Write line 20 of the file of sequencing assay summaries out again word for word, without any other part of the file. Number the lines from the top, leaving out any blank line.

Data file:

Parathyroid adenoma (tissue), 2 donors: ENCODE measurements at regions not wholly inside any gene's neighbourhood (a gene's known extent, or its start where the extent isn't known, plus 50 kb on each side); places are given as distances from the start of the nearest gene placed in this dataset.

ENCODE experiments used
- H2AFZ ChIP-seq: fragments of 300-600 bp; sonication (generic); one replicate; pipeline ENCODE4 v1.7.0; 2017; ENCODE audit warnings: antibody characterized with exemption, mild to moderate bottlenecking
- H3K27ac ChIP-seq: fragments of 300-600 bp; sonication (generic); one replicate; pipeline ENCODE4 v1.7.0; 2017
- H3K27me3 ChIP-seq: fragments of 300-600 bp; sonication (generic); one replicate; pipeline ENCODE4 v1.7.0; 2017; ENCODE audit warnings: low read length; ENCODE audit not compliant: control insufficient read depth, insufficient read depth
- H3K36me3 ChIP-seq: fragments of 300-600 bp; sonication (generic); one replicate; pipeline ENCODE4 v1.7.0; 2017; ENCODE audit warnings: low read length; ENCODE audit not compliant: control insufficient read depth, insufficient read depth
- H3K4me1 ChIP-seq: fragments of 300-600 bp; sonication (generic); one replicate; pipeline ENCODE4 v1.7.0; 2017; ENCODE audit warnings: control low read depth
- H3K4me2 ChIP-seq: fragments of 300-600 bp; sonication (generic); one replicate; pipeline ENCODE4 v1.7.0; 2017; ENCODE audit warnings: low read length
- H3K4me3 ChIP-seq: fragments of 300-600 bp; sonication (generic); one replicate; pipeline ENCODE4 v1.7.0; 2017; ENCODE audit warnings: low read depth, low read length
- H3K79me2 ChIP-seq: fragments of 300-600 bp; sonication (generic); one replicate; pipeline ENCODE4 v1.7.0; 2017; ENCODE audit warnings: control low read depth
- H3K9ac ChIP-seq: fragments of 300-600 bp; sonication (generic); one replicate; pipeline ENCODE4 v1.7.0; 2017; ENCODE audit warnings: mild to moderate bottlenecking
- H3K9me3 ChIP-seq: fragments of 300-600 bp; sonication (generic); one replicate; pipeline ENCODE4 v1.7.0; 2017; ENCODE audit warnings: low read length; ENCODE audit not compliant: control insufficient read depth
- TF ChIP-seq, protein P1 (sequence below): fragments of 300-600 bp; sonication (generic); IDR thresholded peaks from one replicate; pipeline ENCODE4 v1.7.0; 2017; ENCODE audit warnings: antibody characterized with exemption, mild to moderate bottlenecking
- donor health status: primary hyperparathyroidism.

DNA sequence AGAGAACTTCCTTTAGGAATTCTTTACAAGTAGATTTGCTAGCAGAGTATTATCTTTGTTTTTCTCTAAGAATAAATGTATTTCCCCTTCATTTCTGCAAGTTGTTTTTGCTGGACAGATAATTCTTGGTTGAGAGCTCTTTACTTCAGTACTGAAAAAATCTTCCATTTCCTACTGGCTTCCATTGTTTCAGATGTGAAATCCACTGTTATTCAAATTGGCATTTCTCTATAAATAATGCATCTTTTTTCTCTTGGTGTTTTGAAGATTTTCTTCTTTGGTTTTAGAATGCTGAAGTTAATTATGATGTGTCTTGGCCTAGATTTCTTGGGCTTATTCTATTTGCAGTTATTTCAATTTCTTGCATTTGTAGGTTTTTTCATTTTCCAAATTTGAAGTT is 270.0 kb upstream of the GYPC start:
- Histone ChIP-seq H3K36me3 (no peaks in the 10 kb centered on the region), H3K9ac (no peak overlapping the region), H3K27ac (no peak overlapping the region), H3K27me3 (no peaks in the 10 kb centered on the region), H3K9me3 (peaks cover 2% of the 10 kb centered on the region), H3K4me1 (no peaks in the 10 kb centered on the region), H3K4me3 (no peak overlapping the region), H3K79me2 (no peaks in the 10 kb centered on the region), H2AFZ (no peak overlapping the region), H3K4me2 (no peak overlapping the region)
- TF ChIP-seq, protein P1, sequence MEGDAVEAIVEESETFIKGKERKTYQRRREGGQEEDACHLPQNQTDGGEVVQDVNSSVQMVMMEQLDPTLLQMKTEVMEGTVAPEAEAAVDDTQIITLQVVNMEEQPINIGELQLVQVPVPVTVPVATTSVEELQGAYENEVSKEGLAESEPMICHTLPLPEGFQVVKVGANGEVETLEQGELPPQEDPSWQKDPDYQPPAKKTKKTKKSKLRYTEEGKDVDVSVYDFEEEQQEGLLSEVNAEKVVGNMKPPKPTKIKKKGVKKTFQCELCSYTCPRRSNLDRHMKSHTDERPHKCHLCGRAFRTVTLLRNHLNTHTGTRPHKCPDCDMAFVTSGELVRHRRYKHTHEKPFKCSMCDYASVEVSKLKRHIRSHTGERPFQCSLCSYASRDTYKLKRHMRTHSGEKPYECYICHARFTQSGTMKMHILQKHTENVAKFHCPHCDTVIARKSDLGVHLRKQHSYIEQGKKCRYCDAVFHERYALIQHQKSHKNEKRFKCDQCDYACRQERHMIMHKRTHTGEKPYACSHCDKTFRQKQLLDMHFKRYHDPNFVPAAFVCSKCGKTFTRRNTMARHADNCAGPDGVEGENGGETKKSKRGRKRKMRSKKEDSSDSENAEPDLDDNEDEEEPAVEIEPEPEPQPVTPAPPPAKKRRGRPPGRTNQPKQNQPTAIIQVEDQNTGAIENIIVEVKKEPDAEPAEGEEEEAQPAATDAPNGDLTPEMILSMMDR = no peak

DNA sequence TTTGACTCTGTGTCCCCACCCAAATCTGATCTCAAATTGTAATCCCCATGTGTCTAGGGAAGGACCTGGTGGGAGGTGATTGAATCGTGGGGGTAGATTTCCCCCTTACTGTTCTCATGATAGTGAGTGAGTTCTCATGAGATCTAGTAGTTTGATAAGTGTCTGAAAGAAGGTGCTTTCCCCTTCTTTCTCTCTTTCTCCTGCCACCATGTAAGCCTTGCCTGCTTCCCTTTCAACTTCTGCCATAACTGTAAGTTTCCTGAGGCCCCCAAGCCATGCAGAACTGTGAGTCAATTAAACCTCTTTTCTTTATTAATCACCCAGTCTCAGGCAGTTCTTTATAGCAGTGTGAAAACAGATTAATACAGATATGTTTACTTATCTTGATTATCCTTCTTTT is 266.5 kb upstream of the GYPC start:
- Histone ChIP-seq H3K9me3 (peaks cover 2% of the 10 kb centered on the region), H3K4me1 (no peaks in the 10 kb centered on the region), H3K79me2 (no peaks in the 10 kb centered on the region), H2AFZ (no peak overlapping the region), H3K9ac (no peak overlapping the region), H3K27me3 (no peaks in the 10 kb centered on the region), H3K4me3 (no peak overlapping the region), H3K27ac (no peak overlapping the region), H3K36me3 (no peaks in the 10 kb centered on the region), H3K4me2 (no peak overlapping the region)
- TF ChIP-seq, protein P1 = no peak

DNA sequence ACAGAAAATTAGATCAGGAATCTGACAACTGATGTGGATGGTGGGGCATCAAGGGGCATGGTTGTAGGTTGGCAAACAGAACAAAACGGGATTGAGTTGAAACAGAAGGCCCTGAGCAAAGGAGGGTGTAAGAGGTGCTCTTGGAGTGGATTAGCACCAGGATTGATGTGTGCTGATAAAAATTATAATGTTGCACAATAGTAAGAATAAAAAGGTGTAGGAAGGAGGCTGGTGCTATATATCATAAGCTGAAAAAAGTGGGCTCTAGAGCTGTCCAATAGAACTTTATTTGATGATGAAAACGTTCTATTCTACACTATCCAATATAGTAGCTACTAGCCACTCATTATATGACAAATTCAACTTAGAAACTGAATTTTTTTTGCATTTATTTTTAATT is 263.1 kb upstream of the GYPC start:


- TF ChIP-seq, protein P1 = no peak